Saturday, January 22, 2011
Excerpt: Dialogue between Allan Kaprow and Robert Smithson
I came across this dialogue between the artist Robert Smithson and the critic Allan Kaprow in a book of collected writings by Smithson. This conversation took place nearly a half century ago, yet seems like it could have occurred last week at any one of the contemporary art venues that also serve as symposium spaces around New York. It's rare to find a facet of contemporary art practice summed up so succinctly that it remains prescient after all these years.
What is a Museum?
A dialogue between Allan Kaprow and Robert Smithson, 1967
Smithson: I think you touched on an interesting area. It seems that all art is in some way a questioning of what value is, and it seems that there is great need for people to attribute value, to find a significant value. But this leads to many categories of value or no value. I think this shows all sorts of disorders and fractures and irrationalities. But I don’t really care about setting them right or making things in some ideal fashion. I think it's all there_independent of any kind of good or bad. The categories of "good art" and "bad art" belong to a commodity value system.
Kaprow: As I said before, you face a social pressure which is hard to reconcile with your ideas. At present, galleries and museums are still the primary agency or "market: for what artists do. As the universities and federal education programs finance culture by building even more museums, you see the developing picture of contemporary patronage. Therefore, your involvement with "exhibition people", however well meant they are, is bound to defeat whatever position you take regarding the non-value of your activity. If you say it's neither good nor bad, the dealers and curators who appropriate it, who support you personally, will say or imply the opposite by whatever they do with it.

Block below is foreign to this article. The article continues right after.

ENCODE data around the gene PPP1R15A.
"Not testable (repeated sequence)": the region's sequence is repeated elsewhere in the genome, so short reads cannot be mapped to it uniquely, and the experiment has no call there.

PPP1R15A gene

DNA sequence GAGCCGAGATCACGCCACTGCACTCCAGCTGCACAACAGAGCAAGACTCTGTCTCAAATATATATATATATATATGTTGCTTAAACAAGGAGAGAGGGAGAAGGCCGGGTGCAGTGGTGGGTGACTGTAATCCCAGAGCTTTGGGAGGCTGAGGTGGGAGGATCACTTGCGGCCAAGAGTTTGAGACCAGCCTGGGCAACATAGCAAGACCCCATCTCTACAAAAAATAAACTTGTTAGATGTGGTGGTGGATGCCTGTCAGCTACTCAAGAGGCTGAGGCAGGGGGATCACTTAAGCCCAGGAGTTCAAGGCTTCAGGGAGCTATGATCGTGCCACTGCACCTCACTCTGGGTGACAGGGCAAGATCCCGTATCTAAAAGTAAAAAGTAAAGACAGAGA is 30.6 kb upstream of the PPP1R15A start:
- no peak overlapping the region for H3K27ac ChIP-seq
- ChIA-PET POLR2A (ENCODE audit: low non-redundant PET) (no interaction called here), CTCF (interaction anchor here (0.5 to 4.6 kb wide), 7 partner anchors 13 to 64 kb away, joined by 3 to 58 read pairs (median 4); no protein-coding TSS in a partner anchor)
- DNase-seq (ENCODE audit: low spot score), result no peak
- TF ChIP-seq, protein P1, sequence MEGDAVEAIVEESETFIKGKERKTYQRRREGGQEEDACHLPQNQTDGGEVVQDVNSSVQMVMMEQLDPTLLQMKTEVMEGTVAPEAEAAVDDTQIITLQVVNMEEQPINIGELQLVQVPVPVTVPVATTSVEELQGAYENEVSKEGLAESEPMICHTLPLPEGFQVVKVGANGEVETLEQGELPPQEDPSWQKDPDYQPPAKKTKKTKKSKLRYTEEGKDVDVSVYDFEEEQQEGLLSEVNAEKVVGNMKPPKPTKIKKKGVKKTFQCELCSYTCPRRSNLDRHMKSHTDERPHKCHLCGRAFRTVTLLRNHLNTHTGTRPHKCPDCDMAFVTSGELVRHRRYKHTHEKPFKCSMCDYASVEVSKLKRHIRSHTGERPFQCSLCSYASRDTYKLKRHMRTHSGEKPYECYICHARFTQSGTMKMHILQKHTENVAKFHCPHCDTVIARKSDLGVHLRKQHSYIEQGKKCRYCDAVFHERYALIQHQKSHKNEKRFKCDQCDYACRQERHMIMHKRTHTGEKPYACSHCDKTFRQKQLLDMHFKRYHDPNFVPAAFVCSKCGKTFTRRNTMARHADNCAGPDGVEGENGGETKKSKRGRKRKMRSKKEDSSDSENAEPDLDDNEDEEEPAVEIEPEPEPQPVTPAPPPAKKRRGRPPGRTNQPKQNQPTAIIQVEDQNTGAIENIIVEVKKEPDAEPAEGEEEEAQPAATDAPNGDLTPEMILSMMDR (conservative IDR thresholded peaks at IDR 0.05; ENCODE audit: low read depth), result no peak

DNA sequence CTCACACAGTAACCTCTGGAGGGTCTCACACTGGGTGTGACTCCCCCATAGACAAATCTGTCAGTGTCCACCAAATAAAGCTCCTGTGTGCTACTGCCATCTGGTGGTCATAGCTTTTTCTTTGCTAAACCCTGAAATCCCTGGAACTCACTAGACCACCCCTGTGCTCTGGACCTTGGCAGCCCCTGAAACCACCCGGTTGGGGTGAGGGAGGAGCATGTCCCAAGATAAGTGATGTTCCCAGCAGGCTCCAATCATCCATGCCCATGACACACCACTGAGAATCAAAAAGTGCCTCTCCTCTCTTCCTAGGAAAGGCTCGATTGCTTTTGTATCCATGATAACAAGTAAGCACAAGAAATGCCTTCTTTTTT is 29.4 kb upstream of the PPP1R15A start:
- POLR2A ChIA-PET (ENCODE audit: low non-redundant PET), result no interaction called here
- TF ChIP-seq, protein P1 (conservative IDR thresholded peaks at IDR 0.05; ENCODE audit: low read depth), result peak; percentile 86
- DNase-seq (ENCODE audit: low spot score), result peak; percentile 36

Smithson: Contemporary patronage is getting more public and less private. Good and bad are moral values. What we need are aesthetic values.
Kaprow: How can your position then be anything but ironic, forcing upon you at least a skepticism. How can you become anything except a kind of sly philosopher - a man with a smile of amusement on your face, whose every act is italicized?... the minute you start operating within a cultural context, whether it's the context of a group of artists and critics or whether it's the physical context of the museum or gallery, you automatically associate this uncertain identity with something certain. Someone assigns to it a new categorical name, usually a variant of some old one, and thus he continues his lineage of family system which makes it all credible. The standard fare of novelty is to be justified by history. Your position is thus ironic..
Smithson: I would say that it has a contradictory view of things. It’s basically a pointless position. But I think to take some kind of point right away stops any kind of possibility. I think the more points the better, you know, just an endless amount of points of view.